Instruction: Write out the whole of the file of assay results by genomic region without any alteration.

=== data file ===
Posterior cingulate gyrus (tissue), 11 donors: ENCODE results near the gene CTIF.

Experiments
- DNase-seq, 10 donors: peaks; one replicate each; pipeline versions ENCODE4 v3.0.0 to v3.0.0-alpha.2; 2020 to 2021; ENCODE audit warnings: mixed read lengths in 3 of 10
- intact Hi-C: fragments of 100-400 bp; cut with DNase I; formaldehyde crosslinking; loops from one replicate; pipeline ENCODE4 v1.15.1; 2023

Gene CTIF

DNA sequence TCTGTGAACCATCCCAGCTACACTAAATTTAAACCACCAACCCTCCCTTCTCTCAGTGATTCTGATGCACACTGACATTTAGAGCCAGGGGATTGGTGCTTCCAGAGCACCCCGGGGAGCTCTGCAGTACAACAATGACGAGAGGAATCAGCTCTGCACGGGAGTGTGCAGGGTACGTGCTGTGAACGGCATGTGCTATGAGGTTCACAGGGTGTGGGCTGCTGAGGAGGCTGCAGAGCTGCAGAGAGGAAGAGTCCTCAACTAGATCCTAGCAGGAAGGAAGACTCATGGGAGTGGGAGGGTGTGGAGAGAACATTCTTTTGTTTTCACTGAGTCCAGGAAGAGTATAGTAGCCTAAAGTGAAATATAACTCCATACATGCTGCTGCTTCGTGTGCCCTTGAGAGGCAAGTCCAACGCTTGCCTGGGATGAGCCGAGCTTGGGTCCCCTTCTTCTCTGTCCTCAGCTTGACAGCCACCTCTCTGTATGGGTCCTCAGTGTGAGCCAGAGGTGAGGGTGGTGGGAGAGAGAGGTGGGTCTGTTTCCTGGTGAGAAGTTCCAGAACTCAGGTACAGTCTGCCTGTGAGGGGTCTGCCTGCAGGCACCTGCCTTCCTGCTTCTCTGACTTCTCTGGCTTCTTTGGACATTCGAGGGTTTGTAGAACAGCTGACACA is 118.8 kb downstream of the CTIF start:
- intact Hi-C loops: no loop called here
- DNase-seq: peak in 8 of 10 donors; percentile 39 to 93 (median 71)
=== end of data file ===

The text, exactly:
Posterior cingulate gyrus (tissue), 11 donors: ENCODE results near the gene CTIF.

Experiments
- DNase-seq, 10 donors: peaks; one replicate each; pipeline versions ENCODE4 v3.0.0 to v3.0.0-alpha.2; 2020 to 2021; ENCODE audit warnings: mixed read lengths in 3 of 10
- intact Hi-C: fragments of 100-400 bp; cut with DNase I; formaldehyde crosslinking; loops from one replicate; pipeline ENCODE4 v1.15.1; 2023

Gene CTIF

DNA sequence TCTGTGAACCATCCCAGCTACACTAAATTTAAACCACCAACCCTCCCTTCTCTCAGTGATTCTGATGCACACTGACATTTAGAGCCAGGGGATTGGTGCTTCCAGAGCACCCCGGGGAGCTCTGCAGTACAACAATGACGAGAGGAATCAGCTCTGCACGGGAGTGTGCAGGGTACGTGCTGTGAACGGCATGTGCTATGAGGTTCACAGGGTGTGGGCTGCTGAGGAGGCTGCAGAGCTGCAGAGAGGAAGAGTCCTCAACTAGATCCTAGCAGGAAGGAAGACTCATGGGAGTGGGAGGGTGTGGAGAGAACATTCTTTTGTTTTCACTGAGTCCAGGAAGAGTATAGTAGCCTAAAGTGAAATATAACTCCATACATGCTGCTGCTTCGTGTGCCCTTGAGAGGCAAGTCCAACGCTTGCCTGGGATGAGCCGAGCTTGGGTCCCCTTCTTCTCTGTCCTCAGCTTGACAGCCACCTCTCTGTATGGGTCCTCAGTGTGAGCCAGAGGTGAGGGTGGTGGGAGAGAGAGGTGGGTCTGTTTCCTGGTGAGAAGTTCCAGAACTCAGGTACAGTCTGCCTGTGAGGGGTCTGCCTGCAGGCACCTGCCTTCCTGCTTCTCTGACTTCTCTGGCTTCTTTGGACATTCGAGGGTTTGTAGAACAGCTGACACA is 118.8 kb downstream of the CTIF start:
- intact Hi-C loops: no loop called here
- DNase-seq: peak in 8 of 10 donors; percentile 39 to 93 (median 71)